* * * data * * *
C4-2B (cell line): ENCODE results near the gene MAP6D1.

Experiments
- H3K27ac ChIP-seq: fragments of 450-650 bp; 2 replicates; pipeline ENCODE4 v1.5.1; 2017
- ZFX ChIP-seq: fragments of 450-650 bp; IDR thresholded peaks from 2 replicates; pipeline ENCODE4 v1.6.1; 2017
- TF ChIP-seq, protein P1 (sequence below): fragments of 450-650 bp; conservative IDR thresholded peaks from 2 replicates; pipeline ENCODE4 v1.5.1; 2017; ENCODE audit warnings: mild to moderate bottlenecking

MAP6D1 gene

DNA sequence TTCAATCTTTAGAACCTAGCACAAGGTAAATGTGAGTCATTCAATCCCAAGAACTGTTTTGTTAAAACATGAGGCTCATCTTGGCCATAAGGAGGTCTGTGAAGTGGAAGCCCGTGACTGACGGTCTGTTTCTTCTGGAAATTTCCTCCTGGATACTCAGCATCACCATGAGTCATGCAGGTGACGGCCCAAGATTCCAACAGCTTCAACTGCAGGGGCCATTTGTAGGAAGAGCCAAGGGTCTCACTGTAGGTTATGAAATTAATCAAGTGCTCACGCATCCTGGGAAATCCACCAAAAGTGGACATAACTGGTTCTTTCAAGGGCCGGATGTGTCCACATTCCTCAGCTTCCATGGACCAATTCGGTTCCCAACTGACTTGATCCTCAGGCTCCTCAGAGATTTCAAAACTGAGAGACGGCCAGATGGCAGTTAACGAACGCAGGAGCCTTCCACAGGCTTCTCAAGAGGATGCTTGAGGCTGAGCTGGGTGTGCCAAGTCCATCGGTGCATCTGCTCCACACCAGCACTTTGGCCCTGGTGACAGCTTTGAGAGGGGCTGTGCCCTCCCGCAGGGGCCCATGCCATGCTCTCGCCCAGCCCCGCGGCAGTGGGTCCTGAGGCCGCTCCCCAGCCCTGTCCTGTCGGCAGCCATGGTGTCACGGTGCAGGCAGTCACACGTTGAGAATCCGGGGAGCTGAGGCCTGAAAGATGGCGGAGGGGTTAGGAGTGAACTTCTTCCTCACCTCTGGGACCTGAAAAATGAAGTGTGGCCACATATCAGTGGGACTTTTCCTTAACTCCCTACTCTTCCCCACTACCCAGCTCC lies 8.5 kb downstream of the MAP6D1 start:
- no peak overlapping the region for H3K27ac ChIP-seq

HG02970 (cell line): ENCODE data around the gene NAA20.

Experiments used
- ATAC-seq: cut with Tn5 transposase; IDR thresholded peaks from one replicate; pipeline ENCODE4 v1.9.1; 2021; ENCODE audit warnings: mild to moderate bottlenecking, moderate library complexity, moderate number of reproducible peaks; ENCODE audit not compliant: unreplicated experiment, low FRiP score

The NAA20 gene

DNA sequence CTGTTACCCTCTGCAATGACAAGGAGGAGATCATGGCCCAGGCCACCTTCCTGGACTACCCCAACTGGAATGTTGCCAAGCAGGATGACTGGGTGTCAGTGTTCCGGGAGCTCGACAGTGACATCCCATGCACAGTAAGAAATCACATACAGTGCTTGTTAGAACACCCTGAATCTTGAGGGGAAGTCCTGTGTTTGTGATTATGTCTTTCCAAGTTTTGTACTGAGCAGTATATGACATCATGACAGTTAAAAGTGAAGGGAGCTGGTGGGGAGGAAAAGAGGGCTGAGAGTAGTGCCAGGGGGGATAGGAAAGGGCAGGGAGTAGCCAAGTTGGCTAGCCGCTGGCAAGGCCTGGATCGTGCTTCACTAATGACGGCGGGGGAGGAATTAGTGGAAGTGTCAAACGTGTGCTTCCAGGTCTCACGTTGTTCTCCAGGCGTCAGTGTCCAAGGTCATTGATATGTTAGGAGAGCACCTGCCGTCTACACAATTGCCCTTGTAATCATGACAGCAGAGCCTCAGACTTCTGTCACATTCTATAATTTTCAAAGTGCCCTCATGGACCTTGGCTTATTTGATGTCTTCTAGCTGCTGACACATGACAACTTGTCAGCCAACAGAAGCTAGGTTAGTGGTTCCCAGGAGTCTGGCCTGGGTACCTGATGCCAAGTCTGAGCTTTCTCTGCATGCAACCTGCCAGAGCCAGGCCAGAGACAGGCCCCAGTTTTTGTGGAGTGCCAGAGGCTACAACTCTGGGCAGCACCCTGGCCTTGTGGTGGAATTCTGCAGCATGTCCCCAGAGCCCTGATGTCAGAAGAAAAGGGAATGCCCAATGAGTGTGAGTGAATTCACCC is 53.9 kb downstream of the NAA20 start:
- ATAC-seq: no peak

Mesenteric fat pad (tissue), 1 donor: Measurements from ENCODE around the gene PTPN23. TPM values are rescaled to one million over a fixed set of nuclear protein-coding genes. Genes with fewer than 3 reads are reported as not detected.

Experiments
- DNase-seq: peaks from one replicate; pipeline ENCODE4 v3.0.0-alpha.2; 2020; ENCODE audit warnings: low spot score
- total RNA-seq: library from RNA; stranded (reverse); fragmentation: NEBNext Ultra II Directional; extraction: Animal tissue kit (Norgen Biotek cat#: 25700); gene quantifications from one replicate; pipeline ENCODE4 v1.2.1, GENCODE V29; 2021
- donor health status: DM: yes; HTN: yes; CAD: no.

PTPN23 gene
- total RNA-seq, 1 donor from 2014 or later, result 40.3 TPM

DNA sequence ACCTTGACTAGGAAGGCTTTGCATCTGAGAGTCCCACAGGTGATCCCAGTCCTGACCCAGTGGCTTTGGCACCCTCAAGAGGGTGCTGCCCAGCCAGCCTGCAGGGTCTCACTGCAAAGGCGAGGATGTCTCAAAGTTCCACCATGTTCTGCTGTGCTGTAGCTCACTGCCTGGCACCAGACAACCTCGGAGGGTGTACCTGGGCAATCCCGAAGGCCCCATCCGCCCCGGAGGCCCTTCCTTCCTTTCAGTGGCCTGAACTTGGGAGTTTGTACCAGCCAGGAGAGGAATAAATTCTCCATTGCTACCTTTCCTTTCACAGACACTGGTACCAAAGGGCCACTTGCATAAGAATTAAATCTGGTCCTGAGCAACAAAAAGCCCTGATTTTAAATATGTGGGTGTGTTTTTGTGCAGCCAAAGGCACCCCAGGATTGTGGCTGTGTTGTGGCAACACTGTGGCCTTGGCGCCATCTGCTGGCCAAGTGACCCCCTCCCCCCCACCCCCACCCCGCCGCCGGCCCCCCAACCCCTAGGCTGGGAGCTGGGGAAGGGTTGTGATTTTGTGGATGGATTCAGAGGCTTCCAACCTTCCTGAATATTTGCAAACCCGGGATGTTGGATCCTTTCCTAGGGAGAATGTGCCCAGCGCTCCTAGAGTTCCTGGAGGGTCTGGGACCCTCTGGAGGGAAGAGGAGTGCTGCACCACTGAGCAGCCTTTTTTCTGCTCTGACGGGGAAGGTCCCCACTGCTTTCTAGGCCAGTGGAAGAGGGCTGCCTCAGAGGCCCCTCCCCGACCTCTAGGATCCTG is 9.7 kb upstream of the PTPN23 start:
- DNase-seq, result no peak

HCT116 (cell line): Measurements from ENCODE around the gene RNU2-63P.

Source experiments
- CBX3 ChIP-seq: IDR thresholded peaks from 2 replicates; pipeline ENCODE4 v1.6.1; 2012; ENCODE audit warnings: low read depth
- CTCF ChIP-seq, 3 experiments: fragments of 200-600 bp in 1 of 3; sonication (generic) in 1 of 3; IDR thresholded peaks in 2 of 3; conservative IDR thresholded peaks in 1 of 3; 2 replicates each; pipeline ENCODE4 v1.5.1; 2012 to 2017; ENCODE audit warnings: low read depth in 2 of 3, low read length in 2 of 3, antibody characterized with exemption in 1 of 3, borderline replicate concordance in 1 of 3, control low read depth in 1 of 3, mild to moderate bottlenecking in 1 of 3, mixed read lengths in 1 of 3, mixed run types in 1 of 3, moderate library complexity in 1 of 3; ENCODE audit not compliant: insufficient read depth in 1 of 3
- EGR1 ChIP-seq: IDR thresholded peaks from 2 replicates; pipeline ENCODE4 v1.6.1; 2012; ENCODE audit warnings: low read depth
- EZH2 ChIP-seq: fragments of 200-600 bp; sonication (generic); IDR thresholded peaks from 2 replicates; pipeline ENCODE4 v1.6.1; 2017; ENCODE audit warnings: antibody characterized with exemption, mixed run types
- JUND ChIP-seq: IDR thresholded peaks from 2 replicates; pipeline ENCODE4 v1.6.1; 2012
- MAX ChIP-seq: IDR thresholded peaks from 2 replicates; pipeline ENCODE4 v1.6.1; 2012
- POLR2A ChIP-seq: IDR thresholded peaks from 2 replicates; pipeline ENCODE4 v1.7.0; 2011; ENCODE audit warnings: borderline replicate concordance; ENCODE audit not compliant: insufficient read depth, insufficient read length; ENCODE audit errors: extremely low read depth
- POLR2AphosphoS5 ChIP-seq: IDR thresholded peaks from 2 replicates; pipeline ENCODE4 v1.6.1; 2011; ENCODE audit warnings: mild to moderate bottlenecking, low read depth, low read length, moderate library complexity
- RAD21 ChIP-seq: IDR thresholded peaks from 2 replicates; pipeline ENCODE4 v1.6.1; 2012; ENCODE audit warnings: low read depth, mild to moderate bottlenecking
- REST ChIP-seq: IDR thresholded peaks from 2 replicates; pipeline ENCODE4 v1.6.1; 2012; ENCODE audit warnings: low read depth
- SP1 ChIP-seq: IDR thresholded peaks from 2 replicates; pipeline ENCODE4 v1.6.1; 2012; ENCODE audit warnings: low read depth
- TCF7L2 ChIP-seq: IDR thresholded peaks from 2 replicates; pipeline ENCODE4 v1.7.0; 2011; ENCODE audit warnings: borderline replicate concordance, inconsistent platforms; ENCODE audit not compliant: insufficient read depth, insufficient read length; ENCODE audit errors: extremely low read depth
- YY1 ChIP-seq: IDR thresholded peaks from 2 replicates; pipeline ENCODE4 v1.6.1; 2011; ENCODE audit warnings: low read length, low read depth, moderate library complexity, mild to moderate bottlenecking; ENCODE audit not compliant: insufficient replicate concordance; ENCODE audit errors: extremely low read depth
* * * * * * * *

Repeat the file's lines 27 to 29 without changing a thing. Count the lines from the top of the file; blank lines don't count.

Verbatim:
- CTCF ChIP-seq, 3 experiments: fragments of 200-600 bp in 1 of 3; sonication (generic) in 1 of 3; IDR thresholded peaks in 2 of 3; conservative IDR thresholded peaks in 1 of 3; 2 replicates each; pipeline ENCODE4 v1.5.1; 2012 to 2017; ENCODE audit warnings: low read depth in 2 of 3, low read length in 2 of 3, antibody characterized with exemption in 1 of 3, borderline replicate concordance in 1 of 3, control low read depth in 1 of 3, mild to moderate bottlenecking in 1 of 3, mixed read lengths in 1 of 3, mixed run types in 1 of 3, moderate library complexity in 1 of 3; ENCODE audit not compliant: insufficient read depth in 1 of 3
- EGR1 ChIP-seq: IDR thresholded peaks from 2 replicates; pipeline ENCODE4 v1.6.1; 2012; ENCODE audit warnings: low read depth
- EZH2 ChIP-seq: fragments of 200-600 bp; sonication (generic); IDR thresholded peaks from 2 replicates; pipeline ENCODE4 v1.6.1; 2017; ENCODE audit warnings: antibody characterized with exemption, mixed run types